• Jonah Kildon

The Japanese Guide to Inevitable Change

Japanese Pagoda

Every now and then, I think back to the first house I ever lived in. I imagine the rosemary bushes still growing in the front yard, and the decorations my mother adorned the windows with still hanging. I loved that house, but unfortunately, with my younger sister growing older and needing more space, we were forced to move to a house that seemed strange and unfamiliar to five-year-old me. At that time I had great difficulty accepting the seemingly huge change in my brief life. Of course, having to deal with change is a problem we all encounter throughout our lives, be it a move, the end of a relationship, or even the discontinuation of your favorite smoothie at Panera. However, I find that by borrowing from Japanese cultural philosophy I am better able to cope with change.

The Japanese people are no strangers to change. Imagine living in a world where even the mountains on the horizon and the land beneath your feet cannot be counted on to provide a sense of permanence to your volatile and ephemeral existence. Such is the life in Japan, whose unique geographical position along the Median Tectonic Line causes the populace to be assailed by earthquakes and volcanoes regularly. The ground shakes and splits as the mountains explode, and a deep sense of evanescence imbeds itself within the Japanese psyche. Nothing is ever constant, and everything is always changing.

Perhaps unsurprisingly, this realization that nothing is constant has historically been the source of a great deal of sadness amongst the people of Japan. For, if there is love, it will surely be fleeting, and if there is a great success, it will no doubt be followed by failure. How then is meaning created in the ever changing, sadness-saturated world? The answer, like many Japanese innovations, is simple and ingenious: the aestheticization of sadness and impermanence.

Finding beauty in impermanence may seem difficult, though the Japanese understanding of this cultural tenant is both simple and logical. The reasoning is simply that if all that is good and beautiful lasted forever, their value would not be understood by us. It is only when the flowers wither and die that we understand the beauty of their fragrance and blossom. Thus, the logic behind the aestheticization of impermanence is that the ephemeral nature of life creates a greater appreciation for the present moment, and the present moment is as changing as it is beautiful.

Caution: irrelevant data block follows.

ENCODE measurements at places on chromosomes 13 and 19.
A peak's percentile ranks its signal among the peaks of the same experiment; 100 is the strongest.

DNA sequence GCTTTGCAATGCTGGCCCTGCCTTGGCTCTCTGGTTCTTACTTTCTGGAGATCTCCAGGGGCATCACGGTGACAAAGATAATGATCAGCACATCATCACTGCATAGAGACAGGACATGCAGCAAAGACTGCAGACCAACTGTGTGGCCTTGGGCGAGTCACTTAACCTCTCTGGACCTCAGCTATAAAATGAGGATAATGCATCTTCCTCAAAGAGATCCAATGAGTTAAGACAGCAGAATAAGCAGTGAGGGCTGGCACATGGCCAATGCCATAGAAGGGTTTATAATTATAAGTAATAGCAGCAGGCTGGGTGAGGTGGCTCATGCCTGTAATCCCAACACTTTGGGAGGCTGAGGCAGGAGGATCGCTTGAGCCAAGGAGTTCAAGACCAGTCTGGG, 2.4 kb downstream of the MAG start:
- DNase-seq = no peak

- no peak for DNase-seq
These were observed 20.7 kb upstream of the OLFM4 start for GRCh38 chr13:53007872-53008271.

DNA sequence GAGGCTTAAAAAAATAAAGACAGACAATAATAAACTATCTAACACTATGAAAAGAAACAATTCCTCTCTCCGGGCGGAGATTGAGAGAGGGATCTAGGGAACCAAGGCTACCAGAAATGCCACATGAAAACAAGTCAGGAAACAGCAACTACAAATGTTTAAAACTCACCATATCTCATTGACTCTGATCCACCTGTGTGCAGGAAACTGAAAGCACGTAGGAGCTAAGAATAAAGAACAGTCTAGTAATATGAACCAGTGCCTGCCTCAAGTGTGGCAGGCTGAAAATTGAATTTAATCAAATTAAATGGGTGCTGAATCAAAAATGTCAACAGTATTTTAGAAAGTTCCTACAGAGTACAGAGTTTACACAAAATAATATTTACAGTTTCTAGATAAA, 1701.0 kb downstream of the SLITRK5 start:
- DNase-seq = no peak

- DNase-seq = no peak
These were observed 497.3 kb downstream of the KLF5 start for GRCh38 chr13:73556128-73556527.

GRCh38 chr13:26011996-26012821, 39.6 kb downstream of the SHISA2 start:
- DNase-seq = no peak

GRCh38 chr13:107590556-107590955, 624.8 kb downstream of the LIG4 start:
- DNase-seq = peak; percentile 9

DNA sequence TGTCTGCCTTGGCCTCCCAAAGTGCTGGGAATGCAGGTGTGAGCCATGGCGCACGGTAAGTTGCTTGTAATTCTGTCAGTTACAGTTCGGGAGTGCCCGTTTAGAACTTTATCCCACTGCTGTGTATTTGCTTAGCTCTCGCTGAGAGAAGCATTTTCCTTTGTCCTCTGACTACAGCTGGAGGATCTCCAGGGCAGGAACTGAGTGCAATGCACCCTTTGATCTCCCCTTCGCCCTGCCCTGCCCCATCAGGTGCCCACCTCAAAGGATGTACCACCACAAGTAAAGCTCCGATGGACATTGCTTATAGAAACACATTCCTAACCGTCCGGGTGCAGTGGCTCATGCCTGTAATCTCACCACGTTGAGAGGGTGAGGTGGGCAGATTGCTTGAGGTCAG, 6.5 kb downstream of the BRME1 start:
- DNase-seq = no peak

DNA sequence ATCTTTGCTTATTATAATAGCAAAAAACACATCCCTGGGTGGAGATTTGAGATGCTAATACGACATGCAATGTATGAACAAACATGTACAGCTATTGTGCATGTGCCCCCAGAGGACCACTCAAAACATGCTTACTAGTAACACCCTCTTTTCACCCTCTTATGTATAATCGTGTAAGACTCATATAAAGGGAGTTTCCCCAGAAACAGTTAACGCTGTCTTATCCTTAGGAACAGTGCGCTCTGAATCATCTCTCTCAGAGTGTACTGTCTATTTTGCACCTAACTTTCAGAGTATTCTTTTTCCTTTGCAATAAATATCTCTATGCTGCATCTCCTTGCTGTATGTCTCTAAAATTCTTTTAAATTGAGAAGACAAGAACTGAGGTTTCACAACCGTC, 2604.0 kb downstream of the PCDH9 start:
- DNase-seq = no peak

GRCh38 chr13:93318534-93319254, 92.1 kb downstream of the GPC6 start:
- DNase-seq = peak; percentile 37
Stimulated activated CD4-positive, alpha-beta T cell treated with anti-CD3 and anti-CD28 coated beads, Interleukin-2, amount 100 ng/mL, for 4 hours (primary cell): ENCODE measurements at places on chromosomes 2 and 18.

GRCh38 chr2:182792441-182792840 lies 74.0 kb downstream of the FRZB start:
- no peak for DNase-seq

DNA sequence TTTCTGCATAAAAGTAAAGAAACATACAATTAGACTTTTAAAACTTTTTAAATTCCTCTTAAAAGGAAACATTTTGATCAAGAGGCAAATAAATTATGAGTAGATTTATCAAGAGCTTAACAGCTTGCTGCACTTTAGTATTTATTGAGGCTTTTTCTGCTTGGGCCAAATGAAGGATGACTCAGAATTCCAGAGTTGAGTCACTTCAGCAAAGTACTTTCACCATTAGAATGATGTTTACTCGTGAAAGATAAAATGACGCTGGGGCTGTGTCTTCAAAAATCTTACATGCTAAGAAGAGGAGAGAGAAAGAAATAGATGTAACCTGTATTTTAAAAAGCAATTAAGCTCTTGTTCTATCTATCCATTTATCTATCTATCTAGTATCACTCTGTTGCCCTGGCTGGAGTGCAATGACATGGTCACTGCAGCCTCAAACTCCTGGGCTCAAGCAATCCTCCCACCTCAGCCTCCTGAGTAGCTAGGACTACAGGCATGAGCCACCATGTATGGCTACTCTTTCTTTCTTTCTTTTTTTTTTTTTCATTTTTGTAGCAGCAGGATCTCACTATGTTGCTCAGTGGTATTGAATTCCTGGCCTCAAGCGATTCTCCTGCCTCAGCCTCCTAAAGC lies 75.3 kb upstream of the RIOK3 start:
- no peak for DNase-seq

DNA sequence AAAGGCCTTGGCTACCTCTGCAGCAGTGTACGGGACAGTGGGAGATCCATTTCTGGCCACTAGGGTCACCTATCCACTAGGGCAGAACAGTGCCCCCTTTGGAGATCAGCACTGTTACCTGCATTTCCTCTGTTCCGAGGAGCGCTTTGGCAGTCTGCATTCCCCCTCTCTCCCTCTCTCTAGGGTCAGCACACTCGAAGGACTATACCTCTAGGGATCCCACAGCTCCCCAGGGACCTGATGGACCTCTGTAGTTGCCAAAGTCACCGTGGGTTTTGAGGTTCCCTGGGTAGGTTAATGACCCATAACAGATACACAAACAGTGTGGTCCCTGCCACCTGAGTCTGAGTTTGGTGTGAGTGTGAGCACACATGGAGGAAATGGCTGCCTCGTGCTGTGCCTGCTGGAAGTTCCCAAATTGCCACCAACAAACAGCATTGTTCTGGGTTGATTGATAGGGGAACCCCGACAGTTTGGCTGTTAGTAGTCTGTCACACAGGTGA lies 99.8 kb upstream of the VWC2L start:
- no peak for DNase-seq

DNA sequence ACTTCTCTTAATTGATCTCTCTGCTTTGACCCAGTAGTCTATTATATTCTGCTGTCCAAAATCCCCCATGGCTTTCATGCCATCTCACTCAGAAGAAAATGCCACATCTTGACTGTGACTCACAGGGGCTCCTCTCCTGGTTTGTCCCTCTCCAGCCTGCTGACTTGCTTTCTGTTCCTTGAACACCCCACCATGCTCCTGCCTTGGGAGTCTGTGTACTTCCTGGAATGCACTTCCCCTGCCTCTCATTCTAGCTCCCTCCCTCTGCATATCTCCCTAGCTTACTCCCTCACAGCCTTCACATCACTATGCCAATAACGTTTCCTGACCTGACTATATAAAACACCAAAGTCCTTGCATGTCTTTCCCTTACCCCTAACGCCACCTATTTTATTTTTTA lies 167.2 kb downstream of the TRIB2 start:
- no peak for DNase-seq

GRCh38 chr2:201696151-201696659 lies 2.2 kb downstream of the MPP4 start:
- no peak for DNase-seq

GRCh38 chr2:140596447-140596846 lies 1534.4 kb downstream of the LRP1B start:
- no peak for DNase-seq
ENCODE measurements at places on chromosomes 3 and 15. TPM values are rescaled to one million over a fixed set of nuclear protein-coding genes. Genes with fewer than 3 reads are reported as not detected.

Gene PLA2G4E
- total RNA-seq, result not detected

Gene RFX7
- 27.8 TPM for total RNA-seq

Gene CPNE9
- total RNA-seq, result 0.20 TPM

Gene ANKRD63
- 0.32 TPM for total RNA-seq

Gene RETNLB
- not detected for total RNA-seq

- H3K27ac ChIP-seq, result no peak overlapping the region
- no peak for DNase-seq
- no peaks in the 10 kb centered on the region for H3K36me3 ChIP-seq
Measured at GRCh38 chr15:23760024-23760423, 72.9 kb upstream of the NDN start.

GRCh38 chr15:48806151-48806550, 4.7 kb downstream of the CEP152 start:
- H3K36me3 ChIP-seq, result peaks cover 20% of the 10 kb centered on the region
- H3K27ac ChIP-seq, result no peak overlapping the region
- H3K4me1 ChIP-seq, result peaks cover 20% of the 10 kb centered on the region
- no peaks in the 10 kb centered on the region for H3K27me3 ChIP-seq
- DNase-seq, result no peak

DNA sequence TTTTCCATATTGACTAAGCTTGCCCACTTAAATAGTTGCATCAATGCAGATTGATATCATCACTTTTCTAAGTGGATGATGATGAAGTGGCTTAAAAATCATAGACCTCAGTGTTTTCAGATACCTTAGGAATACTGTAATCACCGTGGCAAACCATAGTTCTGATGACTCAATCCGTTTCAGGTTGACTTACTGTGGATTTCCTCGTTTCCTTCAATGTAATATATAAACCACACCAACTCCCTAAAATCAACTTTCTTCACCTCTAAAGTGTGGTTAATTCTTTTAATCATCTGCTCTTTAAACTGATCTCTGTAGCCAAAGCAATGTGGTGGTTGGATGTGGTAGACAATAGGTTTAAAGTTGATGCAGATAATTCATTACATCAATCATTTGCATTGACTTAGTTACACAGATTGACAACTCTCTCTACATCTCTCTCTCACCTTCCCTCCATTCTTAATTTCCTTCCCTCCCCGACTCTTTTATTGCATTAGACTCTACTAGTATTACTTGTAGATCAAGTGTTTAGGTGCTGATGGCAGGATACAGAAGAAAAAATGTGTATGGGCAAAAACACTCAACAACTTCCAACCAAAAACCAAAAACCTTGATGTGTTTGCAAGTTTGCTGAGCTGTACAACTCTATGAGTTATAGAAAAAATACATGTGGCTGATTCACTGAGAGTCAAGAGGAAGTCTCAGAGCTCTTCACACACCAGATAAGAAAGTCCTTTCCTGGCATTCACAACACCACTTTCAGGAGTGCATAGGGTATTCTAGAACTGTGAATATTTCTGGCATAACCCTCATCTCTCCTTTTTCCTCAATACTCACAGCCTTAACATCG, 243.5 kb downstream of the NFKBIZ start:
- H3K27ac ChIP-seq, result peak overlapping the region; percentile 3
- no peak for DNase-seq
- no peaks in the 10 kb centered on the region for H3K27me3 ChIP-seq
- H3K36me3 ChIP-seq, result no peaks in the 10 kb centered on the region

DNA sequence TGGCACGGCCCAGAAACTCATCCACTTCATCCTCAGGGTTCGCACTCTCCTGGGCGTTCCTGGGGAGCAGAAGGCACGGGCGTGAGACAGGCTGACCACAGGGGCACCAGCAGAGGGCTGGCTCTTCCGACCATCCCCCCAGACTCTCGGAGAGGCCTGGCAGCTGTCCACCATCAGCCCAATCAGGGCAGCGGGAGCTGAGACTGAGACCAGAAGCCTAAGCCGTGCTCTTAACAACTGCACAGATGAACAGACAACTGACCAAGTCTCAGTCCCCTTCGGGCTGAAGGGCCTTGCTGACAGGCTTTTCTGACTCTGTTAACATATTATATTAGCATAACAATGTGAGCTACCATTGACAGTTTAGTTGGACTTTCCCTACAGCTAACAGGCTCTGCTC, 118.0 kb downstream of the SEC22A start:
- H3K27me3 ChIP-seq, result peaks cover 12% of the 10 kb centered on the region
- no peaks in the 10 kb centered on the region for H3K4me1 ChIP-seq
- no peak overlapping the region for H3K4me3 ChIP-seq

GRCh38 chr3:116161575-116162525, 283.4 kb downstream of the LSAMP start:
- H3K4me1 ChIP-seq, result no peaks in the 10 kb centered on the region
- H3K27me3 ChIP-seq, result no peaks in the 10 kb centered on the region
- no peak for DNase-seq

The aestheticization of sadness is a bit harder to nail down, though it becomes clear when dovetailed with the beauty implicit in impermanence. The Japanese fuse the aestheticization of impermanence and sadness into a logical formula described by Charles Inouye, who explains it as follows:

“A: Life is evanescent and, as a result, sorrowful.

B: Sorrow heightens the beauty of things

C: Therefore, evanescent life is beautiful”

Thus, the Japanese create beauty in the mortal life that they perceive as fundamentally transient and sad. Life is sad, and so life is beautiful.

While the beauty of impermanence is a pillar of Japanese cultural history, thematic parallels are not inaccessible to the western mind. Think, would the sunset be as beautiful if it weren’t so fleeting? What about a shooting star? I would argue not, as the beauty of a sunset or a shooting star exists not in the color of the skies but in the power of the moment. Something about the ephemeral nature of these natural phenomena excites the aesthetic bone within the body, and one can easily be swept away in the majesty of nature, wishing that the moment could last forever. But of course, the sun dips below the horizon, the streak of light in the sky fades, and we are left feeling wistful that the experience is over but happy that at least we could witness it for the brief amount of time it was present. If you’ve experienced this, then you already possess some understanding of the beauty of ephemerality.

Western parallels can similarly be found in the aestheticization of sadness, in the understanding that one cannot know happiness without knowing pain. This sentiment is well articulated by the American writer Harlan Ellison, who writes, “I know that pain is the most important thing in the universes. Greater than survival, greater than love, greater even than the beauty it brings about. For without pain, there can be no pleasure. Without sadness, there can be no happiness. Without misery there can be no beauty. And without these, life is endless, hopeless, doomed and damned.” Thus, the appreciation of sadness and impermanence is not unavailable to western minds, and it can be adopted in order to help our own experience with change and pain.

Perhaps those of us who are facing bad luck or significant change can find inspiration or even solace in the Japanese mindset. Maybe you lost your job, you are moving to a new city, or a family member has recently passed away. Regardless, remember that life would not be quite so beautiful without sadness. The Japanese believe that as failure must always follow success, success must always follow failure, hence the Japanese expression, “Fall seven times and stand up eight.” So fear not, for your sadness is as ephemeral as your happiness and your failures as ephemeral as your successes.